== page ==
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imply that it is acceptable for resident physicians to make mistakes, and at no time did he suggest that the resident physicians should not be supervised. Dr. Valentine has been a program director for 14 years and is a recognized national authority in resident education. In fact, he is a recipient of the highest national honor bestowed on a program director, the ACGME's 2009 Courage to Teach Award. He has been president of the Association of Program Directors in Surgery and is a board member of the American Board of Surgery. He is well versed in the ACGME requirements and responsible for ensuring that resident physicians and faculty follow the supervisory expectations. Moreover, he personally practices medicine with the highest moral and ethical standards, is superb at supervising and teaching resident physicians and medical students, and is an expert vascular surgeon who provides high quality care to and obtains excellent outcomes for his patients, whether operating himself or supervising surgery conducted by resident physicians and fellows without regard to the venue in which they are treated, the patient’s race or national background, or economic status. He trained at UT Southwestern and his dedication to Parkland patients, patients at Children’s Medical Center, and University Hospital, and to education at UT Southwestern is unquestioned. He is a pillar of the Southwestern community. He would never have made, and did not make, the statements attributed to him in this question or those attributed to him recently in other media. His statements must have been misrepresented or mischaracterized to the DMN. Dr. Valentine’s explanations concerning guidelines and requirements of the ACGME and Residency Review Committee were clear, precise, and accurate. Most importantly, UT Southwestern faculty physicians have consistently fulfilled these ACGME standards. 6. When mistakes are made by residents working on their own or under the supervision of other residents, what steps does UTSW take to review and correct the causes? What does UTSW do for patients harmed by such errors?
As noted above, resident physicians are under the supervision of attending faculty. The policies for supervision of resident physicians have been clearly defined in the recent 2010 ACGME Common Program Requirements: “Supervision may be exercised through a variety of methods. Some activities require the physical presence of the supervising faculty member. For many aspects of patient care, the supervising physician may be a more advanced resident. Other portions of care provided by the resident can be adequately supervised by the immediate availability of the supervising faculty member or resident physician, either in the institution, or by means of telephonic and/or electronic modalities. In some circumstances, supervision may include post-hoc review of resident-delivered care with feedback as to the appropriateness of that care.”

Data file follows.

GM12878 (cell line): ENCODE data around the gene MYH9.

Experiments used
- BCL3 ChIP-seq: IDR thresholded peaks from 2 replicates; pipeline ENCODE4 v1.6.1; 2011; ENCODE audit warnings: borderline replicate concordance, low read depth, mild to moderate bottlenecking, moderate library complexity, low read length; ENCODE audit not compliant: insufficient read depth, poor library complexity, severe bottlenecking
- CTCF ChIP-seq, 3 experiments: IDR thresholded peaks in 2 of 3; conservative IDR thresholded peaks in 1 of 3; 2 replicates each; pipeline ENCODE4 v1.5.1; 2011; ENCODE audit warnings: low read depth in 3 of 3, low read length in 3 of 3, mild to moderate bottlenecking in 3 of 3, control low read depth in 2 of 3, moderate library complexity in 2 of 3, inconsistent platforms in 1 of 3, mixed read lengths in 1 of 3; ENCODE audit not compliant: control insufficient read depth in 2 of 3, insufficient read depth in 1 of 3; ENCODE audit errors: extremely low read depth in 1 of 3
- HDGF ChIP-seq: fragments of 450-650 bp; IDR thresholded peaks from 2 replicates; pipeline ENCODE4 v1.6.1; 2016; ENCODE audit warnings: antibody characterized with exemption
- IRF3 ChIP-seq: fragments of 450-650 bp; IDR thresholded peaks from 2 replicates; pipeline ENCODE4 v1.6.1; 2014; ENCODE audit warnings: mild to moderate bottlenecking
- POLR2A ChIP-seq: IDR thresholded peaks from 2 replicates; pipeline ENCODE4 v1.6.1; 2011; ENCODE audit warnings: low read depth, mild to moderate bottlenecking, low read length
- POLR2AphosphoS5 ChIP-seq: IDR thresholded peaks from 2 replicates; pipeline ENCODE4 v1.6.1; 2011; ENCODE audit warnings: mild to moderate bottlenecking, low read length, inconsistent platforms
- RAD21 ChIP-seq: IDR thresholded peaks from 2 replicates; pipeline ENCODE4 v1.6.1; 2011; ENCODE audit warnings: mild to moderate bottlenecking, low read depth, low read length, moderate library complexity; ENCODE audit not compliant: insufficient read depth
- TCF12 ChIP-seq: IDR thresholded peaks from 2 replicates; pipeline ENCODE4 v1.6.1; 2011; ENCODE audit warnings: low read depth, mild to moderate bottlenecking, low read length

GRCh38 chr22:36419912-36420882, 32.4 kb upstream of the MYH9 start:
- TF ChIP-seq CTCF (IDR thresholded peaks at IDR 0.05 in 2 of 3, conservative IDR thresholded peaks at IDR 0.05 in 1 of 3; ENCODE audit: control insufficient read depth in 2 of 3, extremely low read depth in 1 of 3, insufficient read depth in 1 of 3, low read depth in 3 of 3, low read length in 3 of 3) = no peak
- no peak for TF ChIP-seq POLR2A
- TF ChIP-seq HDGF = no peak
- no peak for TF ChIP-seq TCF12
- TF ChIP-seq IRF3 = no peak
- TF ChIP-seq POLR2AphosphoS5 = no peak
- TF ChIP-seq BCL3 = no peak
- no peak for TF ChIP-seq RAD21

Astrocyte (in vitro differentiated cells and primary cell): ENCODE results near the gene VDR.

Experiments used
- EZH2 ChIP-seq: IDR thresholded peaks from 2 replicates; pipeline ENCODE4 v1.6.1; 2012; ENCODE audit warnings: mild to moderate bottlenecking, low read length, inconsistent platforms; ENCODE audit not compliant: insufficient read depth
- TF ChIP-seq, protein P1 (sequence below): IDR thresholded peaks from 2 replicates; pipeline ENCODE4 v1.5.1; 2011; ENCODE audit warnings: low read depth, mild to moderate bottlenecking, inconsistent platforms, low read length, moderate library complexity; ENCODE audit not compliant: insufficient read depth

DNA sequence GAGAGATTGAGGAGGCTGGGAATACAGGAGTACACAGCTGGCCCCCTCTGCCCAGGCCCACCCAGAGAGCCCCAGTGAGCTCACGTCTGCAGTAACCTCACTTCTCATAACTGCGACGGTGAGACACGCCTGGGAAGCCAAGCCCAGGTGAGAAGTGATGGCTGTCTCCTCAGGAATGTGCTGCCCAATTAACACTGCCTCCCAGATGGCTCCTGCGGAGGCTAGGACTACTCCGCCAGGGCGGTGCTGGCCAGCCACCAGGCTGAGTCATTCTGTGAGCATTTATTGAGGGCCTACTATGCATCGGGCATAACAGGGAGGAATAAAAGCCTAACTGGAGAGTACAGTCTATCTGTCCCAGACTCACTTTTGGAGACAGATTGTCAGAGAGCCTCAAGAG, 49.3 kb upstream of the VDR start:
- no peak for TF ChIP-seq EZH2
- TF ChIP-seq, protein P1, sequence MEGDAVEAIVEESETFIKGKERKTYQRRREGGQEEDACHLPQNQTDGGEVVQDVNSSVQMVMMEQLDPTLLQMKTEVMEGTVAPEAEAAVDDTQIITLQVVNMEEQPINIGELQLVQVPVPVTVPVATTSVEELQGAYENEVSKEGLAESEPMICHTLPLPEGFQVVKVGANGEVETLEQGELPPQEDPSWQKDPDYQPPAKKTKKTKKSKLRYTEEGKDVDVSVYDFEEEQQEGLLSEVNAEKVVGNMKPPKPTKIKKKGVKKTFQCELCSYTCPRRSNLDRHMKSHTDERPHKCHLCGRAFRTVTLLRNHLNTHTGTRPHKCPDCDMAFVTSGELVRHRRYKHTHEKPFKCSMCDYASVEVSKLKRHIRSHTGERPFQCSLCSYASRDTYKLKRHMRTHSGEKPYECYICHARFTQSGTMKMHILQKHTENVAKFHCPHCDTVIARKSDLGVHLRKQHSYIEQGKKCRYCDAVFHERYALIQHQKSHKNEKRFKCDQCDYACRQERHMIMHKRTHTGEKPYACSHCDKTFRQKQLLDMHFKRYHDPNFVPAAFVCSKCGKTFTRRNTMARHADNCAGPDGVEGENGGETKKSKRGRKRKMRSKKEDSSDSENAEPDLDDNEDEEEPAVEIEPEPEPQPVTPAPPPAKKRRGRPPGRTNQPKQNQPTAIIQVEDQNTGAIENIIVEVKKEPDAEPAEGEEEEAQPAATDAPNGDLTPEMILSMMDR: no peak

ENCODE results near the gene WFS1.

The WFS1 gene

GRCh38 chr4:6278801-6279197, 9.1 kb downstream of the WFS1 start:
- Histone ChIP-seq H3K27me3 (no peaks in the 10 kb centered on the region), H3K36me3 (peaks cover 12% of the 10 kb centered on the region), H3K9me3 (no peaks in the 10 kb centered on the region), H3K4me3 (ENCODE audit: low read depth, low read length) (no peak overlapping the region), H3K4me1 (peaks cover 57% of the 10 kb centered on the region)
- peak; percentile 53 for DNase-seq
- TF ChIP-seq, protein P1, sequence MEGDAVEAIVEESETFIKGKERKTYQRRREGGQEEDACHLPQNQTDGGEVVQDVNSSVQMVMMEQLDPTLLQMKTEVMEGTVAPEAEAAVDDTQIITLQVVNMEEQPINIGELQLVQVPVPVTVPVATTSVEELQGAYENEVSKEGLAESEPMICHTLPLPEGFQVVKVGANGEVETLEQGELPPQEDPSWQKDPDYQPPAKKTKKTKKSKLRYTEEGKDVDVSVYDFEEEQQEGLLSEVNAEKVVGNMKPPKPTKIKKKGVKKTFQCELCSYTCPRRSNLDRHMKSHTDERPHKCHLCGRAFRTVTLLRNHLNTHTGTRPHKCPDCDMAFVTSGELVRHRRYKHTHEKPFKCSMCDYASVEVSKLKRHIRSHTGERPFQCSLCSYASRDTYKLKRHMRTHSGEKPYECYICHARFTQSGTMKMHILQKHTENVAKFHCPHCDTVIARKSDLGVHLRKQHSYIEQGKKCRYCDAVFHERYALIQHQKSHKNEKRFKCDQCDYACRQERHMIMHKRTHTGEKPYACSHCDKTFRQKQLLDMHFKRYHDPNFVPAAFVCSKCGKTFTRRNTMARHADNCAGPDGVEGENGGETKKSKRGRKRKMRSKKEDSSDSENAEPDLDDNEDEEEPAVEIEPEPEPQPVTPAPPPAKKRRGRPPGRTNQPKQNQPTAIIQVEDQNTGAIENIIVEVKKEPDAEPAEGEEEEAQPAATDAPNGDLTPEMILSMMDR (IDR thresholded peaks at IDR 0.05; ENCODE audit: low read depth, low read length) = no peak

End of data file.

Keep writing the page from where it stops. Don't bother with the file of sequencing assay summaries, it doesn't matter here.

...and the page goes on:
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Regardless of complexity or acuity, procedures in the operating rooms at Parkland as well as at other training sites are performed under the supervision of a faculty surgeon who is physically present in the operating room for the key and critical portions of the procedure and immediately available at all other times. To more directly respond to the question, the situation in which the error occurs necessarily dictates how it is reviewed and corrected. Along the continuum of procedures requiring the least-to-most supervision, a missed finding on a physical examination should be detected at some time after the physical examination was performed (normally within 24 hours of admission) and corrected by writing an addendum in the medical record, planning for appropriate follow-up, and instructing the resident physician involved. On the other end of the spectrum, a resident physician error in the operating room on complex procedures with faculty presence will be detected immediately by the attending faculty physician who takes the decision-making or the case over as the operating surgeon. It is also the responsibility of the attending surgeon to discuss and counsel the resident physician about the error and to document any deficiencies using the formal evaluation process. Resident physician errors occur within the context of the attending surgeon’s credentials and assigned hospital privileges. Errors committed by resident physicians are therefore also attributed to the attending faculty surgeon. Patient outcomes are the ultimate responsibility of the faculty physician. 7. Several doctors proposed changes within the UTSW surgery department that would have required faculty physicians to be notified before residents operated on patients, among other things. Were these changes instituted? If not, why not?